A to Z Gaming: Magic Maze

Magic Maze

We led a group of adventures through a mall on a trip of larceny and mayhem in Magic Maze, the next game in our A-Z game shelf play-through.

Basic Info: Magic Maze
Players: 1-8
Time: 15 Minutes
Designers: Kasper Lapp
Artists: Gyom
Publisher: Dude Games

In Magic Maze, players work together to guide a group of marauding adventurers through a mall to steal a magic item and escape before getting caught by mall security. It is a real-time cooperative game, and if all of the adventurers get out, the players win.

The game is set up with the start tile in the middle of the table, the four adventurer pawns placed at random in the center spaces of the tile. The remaining tiles — the exact ones chosen based on the given scenario — are shuffled and placed face down. Each player choses an action tile, with the ones available changing based on the player count. The reminder tile, “x” markers, timer and red “do something” pawn are all placed near the play area.

The unique thing about this game is that players don’t control a specific pawn. Instead, they have actions they can take with any of the pawns. In our 2-player game, one of us could move the pawns north and east and could use the warps. The other player could move pawns south and west, could explore new tiles, and could move pawns on the escalators.

To start the game, someone turns the timer over and players can talk until someone touches a pawn, then they can’t talk again until the timer is turned over again. Players can only communicate by either staring meaningfully at each other, or placing the “do something” pawn on the table.

Players can move pawns around the maze and perform actions, according to their action tile. The player with the explore action can turn over new tiles, but only when a pawn is on a matching-color door space (indicated with a magnifying glass on the board). The player with the warp capability can pull any pawn to a warp icon of that pawn’s color (indicated by a swirly icon on the board).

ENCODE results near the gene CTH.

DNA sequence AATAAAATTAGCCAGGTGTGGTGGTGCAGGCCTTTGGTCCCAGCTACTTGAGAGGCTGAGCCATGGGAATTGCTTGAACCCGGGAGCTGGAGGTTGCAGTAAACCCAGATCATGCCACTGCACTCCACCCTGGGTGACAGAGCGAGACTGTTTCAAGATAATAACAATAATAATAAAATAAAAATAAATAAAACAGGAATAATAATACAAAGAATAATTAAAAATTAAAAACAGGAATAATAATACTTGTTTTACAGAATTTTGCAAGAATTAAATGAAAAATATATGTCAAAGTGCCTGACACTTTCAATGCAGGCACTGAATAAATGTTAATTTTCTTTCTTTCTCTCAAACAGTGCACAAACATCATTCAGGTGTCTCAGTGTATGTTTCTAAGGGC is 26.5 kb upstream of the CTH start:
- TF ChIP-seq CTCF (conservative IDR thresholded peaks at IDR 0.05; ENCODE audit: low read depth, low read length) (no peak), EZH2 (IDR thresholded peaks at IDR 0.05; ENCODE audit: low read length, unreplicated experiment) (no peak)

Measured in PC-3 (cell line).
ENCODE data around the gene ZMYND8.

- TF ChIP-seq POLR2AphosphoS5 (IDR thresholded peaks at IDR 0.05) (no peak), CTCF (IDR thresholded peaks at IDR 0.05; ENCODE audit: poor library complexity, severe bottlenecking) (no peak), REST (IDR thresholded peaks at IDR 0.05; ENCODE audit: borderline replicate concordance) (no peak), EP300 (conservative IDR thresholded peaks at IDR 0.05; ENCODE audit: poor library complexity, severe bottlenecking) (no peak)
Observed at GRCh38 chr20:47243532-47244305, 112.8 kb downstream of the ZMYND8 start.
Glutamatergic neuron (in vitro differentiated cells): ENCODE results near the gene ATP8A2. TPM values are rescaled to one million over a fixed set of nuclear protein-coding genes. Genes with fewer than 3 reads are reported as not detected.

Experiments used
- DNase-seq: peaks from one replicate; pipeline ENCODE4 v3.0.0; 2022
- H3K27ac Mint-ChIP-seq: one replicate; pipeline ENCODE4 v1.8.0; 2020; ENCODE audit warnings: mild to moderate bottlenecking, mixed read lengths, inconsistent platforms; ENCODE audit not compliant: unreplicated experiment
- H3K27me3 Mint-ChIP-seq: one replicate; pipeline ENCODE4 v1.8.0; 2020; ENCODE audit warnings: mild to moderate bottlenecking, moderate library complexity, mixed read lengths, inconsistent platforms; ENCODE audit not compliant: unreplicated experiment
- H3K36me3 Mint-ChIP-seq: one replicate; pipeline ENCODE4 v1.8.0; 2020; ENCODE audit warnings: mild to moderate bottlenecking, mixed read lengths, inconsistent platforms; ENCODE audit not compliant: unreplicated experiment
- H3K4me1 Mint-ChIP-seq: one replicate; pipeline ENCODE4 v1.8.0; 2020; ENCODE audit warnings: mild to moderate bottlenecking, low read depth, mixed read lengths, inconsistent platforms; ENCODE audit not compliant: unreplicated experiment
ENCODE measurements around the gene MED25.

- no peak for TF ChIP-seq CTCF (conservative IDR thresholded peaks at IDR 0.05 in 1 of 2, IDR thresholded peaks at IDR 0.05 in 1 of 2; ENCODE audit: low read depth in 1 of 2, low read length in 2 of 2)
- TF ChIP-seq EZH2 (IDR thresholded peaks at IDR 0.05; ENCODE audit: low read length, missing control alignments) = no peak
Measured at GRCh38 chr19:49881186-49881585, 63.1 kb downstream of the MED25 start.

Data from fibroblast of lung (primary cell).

The goal is to get each of the pawns to the store matching their color. Once all pawns are on those stores *at the same time*, the warps are shut down, and the pawns must make it to the exit. In the most basic version of the game, they all need to get to the same exit. In the second level and higher, each pawn has their own exit.

Any player can move a pawn onto a timer spot, but only if they can move the pawn in the correct direction. The moment the pawn moves onto a timer spot, the timer is turned over — which could be bad if it is less than half gone! Then an “x” placed on the spot, and players can talk and strategize. However, they have to stop talking again as soon as someone takes an action.

The game ends once all the adventurers reach their exits — and all the players win. OR if the timer ever runs out, then all players lose.

We first tried this one at our local board game cafe a couple of years ago. We decided to pick it up shortly after that first play.

The game is very stressful, but only for a few minutes at a time. In fact, I was playing this with a group at our latest game night, and the other room commented how we got super-quiet, and then would suddenly burst into cheers or laughter. And every game goes like that. It is short enough that if you lose, you don’t feel bad…and usually just set it back up and try again.

There are a number of scenarios, with different elements added in each. For example, one of them allows players to talk when the green pawn explores a new tile — same rules as the timer, you can talk until someone takes an action — but adds a little more communication.

This doesn’t come out super often, but it’s the right game when you want something quick guaranteed to make you laugh.

How is it as a 2-player game? This works great for 2-players. The actions are divvied up differently for each player count, so you feel busy and useful no matter how many players. I haven’t gone above 4 players, but it can accommodate up to 8…it would likely be a madhouse at that point, but I’d love to try it.

How about the art and component quality? The art is charming, though it’s hard to appreciate it during the game! All of the pictures I took were either before or after the game because I couldn’t stop for even a few seconds to snap one. The iconography is clear, and the pieces are decent quality.

Will this stay in my collection? Absolutely. I’ve finally gotten up to full rules, but I’d love to try it a few more times and at different player counts.

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